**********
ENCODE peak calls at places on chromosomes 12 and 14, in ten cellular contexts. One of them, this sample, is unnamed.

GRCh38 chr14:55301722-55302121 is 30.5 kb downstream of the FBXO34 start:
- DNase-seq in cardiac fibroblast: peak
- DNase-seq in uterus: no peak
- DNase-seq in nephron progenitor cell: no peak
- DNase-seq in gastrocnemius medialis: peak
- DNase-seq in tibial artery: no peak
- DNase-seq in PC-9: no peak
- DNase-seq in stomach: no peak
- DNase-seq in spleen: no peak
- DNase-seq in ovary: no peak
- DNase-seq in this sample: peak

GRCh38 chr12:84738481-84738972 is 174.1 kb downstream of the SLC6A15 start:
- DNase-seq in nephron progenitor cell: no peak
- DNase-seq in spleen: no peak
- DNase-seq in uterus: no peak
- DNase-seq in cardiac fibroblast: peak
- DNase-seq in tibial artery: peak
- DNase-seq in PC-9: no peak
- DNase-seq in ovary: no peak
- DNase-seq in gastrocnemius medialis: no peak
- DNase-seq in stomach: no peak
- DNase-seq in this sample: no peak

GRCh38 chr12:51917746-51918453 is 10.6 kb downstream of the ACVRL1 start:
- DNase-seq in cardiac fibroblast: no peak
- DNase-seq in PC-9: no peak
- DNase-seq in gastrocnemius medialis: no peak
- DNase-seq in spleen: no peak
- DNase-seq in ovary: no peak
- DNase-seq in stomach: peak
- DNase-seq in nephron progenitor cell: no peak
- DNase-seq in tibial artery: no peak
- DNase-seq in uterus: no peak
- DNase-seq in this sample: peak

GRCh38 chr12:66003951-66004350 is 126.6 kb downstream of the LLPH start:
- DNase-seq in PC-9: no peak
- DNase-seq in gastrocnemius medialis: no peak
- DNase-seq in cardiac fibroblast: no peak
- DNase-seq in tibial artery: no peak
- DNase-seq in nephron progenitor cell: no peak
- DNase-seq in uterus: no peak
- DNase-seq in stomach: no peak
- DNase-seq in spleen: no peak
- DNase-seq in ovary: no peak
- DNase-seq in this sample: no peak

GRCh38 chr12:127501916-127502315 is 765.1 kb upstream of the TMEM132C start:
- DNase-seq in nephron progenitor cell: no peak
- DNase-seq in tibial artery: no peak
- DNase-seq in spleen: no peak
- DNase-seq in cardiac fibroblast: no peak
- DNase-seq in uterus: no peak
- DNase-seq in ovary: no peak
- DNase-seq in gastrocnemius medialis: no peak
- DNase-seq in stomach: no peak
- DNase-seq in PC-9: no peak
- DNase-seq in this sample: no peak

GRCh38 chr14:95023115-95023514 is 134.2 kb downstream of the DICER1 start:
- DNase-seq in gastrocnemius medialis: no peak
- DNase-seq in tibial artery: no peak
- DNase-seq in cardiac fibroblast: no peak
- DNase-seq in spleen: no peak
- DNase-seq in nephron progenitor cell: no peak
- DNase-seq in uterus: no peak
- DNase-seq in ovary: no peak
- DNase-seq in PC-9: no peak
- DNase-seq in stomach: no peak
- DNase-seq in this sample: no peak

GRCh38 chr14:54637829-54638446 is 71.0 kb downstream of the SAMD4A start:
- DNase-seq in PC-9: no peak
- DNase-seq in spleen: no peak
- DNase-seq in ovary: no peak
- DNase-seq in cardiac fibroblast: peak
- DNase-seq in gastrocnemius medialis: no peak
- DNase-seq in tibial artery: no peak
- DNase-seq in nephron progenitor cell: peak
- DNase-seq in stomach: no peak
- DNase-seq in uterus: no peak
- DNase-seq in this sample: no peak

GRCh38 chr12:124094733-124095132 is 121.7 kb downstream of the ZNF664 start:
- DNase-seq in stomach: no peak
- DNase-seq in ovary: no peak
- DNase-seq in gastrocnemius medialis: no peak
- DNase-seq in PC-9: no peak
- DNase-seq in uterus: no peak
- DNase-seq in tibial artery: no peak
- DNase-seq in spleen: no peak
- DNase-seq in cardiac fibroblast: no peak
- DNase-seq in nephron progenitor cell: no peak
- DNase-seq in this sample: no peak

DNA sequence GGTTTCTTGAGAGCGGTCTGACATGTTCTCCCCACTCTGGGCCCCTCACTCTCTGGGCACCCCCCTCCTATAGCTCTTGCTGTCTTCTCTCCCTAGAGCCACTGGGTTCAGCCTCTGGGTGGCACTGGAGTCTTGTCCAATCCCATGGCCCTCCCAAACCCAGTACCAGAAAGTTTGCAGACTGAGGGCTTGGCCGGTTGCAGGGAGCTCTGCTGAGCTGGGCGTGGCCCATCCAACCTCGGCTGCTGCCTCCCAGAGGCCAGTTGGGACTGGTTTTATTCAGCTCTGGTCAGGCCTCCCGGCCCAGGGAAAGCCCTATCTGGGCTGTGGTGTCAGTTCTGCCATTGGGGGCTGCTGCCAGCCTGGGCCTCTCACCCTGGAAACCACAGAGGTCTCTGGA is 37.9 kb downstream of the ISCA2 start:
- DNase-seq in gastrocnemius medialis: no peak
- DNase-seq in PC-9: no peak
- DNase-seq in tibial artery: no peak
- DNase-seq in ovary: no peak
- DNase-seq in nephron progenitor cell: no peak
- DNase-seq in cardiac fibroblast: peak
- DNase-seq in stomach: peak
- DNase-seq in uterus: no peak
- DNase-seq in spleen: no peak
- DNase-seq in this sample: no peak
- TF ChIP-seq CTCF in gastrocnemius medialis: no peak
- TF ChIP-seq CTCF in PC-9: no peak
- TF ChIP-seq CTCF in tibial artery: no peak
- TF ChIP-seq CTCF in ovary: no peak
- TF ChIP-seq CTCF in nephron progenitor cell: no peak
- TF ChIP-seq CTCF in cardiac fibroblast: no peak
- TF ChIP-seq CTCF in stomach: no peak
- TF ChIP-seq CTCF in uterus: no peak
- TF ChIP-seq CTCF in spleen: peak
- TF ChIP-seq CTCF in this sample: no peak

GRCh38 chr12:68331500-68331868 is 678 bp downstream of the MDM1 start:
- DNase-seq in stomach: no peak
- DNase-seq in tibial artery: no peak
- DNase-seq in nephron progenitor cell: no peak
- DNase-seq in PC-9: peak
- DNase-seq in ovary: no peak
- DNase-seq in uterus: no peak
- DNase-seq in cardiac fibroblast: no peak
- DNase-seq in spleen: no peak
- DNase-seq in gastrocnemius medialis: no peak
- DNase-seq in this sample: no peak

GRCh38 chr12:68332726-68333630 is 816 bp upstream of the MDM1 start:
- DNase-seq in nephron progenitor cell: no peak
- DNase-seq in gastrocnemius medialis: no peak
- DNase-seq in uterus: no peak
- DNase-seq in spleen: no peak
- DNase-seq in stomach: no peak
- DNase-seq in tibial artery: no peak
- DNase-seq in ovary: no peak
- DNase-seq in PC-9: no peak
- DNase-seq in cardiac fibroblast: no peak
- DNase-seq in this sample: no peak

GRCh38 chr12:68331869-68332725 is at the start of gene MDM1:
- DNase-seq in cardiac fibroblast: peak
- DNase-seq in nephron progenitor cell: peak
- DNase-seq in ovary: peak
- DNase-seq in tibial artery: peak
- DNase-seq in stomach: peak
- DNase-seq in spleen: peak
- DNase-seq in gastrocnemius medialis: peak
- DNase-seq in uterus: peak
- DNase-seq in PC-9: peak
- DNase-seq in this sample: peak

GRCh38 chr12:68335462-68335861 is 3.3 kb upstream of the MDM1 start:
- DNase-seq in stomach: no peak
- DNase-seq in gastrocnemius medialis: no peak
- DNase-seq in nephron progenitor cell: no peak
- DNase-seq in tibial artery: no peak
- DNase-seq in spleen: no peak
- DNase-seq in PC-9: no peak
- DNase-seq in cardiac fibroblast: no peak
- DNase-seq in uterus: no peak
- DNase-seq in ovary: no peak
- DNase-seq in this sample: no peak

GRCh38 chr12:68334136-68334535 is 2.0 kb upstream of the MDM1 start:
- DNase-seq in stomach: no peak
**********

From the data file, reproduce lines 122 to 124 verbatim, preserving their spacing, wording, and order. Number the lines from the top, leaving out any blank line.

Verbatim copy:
GRCh38 chr12:68332726-68333630 is 816 bp upstream of the MDM1 start:
- DNase-seq in nephron progenitor cell: no peak
- DNase-seq in gastrocnemius medialis: no peak